To determine whether nonopioid analgesic regimens, taken after discharge for thyroid and parathyroid surgery have noninferior pain outcomes in comparison to opioid analgesic regimens. Secondarily, we sought to determine if nonopioid analgesic regimens decrease the number of opioid medications taken after thyroid and parathyroid surgery, and to assess adverse events associated with opioid versus nonopioid regimens.PubMed, Embase, Cochrane.A comprehensive search of the literature was performed according to the PRISMA guidelines, and identified 1299 nonduplicate articles for initial review of which 2 randomized controlled trials (RCTs) were identified as meeting all eligibility criteria. Meta-analysis was not conducted due to heterogeneity in the data and statistical analyses.Both RCTs included in this systematic review found no significant differences in postoperative pain scores between individuals discharged with a nonopioid only analgesic regimen compared to analgesic regimen that included oral opioid medications. One study reported significantly increased number of postoperative calls related specifically to pain in the nonopioid arm compared to the opioid arm (15.6% vs. 3.2%, P = .045).This systematic review of RCTs revealed a limited number of studies examining nonopioid versus opioid postoperative pain medications among adults who undergo thyroid and parathyroid surgery. Among the 2 RCTs on this topic, there is a shared finding that nonopioid analgesic regimens are noninferior to opioid analgesic regimens in managing postoperative pain after thyroid and parathyroid surgery, supporting the use of nonopioid pain regimens given the risk of opioid dependence associated with prescription opioid medications.
View details for DOI 10.1002/ohn.503
View details for PubMedID 37595107
KIDNEY TRANSPLANT-RELATED KNOWLEDGE AMONG SOUTH ASIAN COMPARED TO WHITE CANADIAN PATIENTS
OXFORD UNIV PRESS. 2023: I1231
View details for Web of Science ID 001022961104238
Pretransplant Patient Education in Solid-organ Transplant: A Narrative Review
2022; 106 (4): 722-733
Education for pretransplant, solid-organ recipient candidates aims to improve knowledge and understanding about the transplant process, outcomes, and potential complications to support informed, shared decision-making to reduce fears and anxieties about transplant, inform expectations, and facilitate adjustment to posttransplant life. In this review, we summarize novel pretransplant initiatives and approaches to educate solid-organ transplant recipient candidates. First, we review approaches that may be common to all solid-organ transplants, then we summarize interventions specific to kidney, liver, lung, and heart transplant. We describe evidence that emphasizes the need for multidisciplinary approaches to transplant education. We also summarize initiatives that consider online (eHealth) and mobile (mHealth) solutions. Finally, we highlight education initiatives that support racialized or otherwise marginalized communities to improve equitable access to solid-organ transplant. A considerable amount of work has been done in solid-organ transplant since the early 2000s with promising results. However, many studies on education for pretransplant recipient candidates involve relatively small samples and nonrandomized designs and focus on short-term surrogate outcomes. Overall, many of these studies have a high risk of bias. Frequently, interventions assessed are not well characterized or they are combined with administrative and data-driven initiatives into multifaceted interventions, which makes it difficult to assess the impact of the education component on outcomes. In the future, well-designed studies rigorously assessing well-defined surrogate and clinical outcomes will be needed to evaluate the impact of many promising initiatives.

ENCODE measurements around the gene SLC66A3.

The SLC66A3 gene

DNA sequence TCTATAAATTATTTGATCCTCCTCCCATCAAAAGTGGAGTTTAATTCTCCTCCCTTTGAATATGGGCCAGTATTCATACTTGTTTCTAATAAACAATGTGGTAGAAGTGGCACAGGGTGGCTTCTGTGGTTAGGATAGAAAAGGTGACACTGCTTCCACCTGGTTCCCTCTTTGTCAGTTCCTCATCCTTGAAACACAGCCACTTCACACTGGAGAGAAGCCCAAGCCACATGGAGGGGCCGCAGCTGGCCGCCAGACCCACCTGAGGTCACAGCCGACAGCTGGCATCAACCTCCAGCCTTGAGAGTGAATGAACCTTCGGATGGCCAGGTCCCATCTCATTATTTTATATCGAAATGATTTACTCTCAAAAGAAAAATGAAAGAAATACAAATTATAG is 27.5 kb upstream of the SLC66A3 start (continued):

View details for DOI 10.1097/TP.0000000000003893
View details for Web of Science ID 000773006100028
View details for PubMedID 34260472